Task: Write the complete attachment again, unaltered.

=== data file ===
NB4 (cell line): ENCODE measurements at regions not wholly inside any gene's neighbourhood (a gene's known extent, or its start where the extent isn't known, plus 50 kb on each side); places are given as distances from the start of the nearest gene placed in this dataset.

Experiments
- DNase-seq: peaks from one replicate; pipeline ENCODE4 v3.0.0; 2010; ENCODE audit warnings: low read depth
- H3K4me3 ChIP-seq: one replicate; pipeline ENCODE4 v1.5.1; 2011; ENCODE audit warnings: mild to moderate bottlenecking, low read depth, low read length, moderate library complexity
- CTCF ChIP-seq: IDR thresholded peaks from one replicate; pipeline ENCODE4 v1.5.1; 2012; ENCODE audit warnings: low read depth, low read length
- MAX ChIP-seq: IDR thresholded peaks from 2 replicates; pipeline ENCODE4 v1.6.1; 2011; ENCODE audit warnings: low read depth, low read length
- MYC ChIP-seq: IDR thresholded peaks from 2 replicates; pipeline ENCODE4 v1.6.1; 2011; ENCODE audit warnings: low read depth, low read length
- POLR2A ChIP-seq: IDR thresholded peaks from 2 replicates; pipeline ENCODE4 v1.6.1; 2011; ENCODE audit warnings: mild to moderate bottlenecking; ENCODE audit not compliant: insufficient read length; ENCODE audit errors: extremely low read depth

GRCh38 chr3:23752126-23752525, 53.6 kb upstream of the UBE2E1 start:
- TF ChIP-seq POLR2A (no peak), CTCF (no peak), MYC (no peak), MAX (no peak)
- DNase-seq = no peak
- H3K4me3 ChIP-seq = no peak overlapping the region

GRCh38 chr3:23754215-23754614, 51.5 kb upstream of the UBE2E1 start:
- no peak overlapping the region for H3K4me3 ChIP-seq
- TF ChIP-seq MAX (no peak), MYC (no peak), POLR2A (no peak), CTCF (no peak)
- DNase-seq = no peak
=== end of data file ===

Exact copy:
NB4 (cell line): ENCODE measurements at regions not wholly inside any gene's neighbourhood (a gene's known extent, or its start where the extent isn't known, plus 50 kb on each side); places are given as distances from the start of the nearest gene placed in this dataset.

Experiments
- DNase-seq: peaks from one replicate; pipeline ENCODE4 v3.0.0; 2010; ENCODE audit warnings: low read depth
- H3K4me3 ChIP-seq: one replicate; pipeline ENCODE4 v1.5.1; 2011; ENCODE audit warnings: mild to moderate bottlenecking, low read depth, low read length, moderate library complexity
- CTCF ChIP-seq: IDR thresholded peaks from one replicate; pipeline ENCODE4 v1.5.1; 2012; ENCODE audit warnings: low read depth, low read length
- MAX ChIP-seq: IDR thresholded peaks from 2 replicates; pipeline ENCODE4 v1.6.1; 2011; ENCODE audit warnings: low read depth, low read length
- MYC ChIP-seq: IDR thresholded peaks from 2 replicates; pipeline ENCODE4 v1.6.1; 2011; ENCODE audit warnings: low read depth, low read length
- POLR2A ChIP-seq: IDR thresholded peaks from 2 replicates; pipeline ENCODE4 v1.6.1; 2011; ENCODE audit warnings: mild to moderate bottlenecking; ENCODE audit not compliant: insufficient read length; ENCODE audit errors: extremely low read depth

GRCh38 chr3:23752126-23752525, 53.6 kb upstream of the UBE2E1 start:
- TF ChIP-seq POLR2A (no peak), CTCF (no peak), MYC (no peak), MAX (no peak)
- DNase-seq = no peak
- H3K4me3 ChIP-seq = no peak overlapping the region

GRCh38 chr3:23754215-23754614, 51.5 kb upstream of the UBE2E1 start:
- no peak overlapping the region for H3K4me3 ChIP-seq
- TF ChIP-seq MAX (no peak), MYC (no peak), POLR2A (no peak), CTCF (no peak)
- DNase-seq = no peak